Ample cytological evidence supports the dynamic reorganization of meiotic chromosomes during the prophase of meiosis (Zickler and Kleckner, 2015; Muller et al., 2018), however, the tethered loop axis complex remains to be explored. In their pioneering study, Muller and colleagues designed and assembled a 144 kbp synthetic genomic region in Saccharomyces cerevisiae with an increased resolution for Hi-C experiments and tracked the behavior of this re-designed region during the first stages of meiotic prophase (Muller et al., 2018). Using this approach they were able to assess multiple fundamental features of spatial genome organization during meiosis, including chromatin restructuration into arrays of Rec8-delimited loops, chromosome individualization and pairing, and de-clusterings of centromeres. To identify direct spatial interactions of Spp1 and other proteins (e.g., Mer2, Hop1, Red1, and Rec8) that are required for loop-tethering during meiosis and elucidate the role and effect of Spp1 in DSB formation, high-resolution approaches like in situ Hi-C (Rao et al., 2014), Hi-ChIP (Mumbach et al., 2016), PLAC-seq (Fang et al., 2016), Capture Hi-C (Mifsud et al., 2015), Capture-C (Davies et al., 2016), or ChIA-PET (Tang et al., 2015) could be applied over the entire genome. Future spread of these C-based methods is expected to lead to a deeper understanding and exploration of meiotic chromatin structure in the context of the key role of Spp1.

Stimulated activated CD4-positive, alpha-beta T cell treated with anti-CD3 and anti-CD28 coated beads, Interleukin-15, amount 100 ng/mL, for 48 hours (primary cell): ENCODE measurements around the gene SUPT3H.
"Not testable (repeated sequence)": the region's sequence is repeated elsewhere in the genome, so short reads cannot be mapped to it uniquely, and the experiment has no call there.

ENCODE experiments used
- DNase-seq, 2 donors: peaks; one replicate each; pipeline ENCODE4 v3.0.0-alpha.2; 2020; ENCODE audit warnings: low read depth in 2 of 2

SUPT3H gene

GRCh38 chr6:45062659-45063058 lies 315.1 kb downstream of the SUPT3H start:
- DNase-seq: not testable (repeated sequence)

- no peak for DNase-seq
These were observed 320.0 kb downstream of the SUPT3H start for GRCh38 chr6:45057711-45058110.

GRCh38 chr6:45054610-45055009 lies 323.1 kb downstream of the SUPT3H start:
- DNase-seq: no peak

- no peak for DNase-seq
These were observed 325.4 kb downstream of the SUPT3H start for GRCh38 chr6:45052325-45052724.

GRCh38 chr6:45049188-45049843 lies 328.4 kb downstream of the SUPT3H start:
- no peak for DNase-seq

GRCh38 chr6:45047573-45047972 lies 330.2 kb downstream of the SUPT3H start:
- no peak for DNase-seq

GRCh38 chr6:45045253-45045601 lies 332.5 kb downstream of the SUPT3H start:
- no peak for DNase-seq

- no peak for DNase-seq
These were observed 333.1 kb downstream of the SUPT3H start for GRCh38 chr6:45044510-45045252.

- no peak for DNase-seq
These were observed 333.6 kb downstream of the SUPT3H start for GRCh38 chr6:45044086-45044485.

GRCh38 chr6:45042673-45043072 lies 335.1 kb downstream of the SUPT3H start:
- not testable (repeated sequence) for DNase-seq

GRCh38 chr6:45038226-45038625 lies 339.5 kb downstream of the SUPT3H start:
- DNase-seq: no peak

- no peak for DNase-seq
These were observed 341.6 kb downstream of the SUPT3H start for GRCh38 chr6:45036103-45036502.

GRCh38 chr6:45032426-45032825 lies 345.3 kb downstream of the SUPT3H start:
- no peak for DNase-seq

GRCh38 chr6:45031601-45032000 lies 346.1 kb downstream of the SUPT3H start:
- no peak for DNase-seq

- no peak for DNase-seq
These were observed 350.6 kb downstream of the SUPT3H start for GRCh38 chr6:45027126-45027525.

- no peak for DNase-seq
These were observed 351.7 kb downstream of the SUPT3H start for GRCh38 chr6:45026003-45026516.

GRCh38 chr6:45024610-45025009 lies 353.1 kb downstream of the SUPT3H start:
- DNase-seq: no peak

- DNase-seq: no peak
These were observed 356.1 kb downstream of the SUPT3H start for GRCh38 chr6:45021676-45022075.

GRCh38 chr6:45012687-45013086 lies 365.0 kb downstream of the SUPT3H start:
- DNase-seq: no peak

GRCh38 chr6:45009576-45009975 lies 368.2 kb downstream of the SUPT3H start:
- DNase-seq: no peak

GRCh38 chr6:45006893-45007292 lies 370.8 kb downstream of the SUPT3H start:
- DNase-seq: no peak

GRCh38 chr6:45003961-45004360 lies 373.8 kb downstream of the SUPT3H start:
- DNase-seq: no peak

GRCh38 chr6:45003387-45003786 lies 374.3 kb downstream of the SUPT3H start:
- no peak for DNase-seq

All authors listed have made a substantial, direct and intellectual contribution to the work, and approved it for publication.
Conflict of Interest Statement
The authors declare that the research was conducted in the absence of any commercial or financial relationships that could be construed as a potential conflict of interest.
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Keywords: meiotic recombination, double-strand break, histone methylation, Set1C, Spp1
Citation: Fillér C, Hornyák L and Roszik J (2018) Commentary: Nuclear dynamics of the Set1C subunit Spp1 prepares meiotic recombination sites for break formation. Front. Genet. 9:496. doi: 10.3389/fgene.2018.00496
Received: 27 August 2018; Accepted: 04 October 2018;
Published: 23 October 2018.
Edited by:Mojgan Rastegar, University of Manitoba, Canada
Reviewed by:Gokul Gopinath, Texas A&M University Baylor College of Dentistry, United States
Beisi Xu, St. Jude Children's Research Hospital, United States
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*Correspondence: Jason Roszik, firstname.lastname@example.org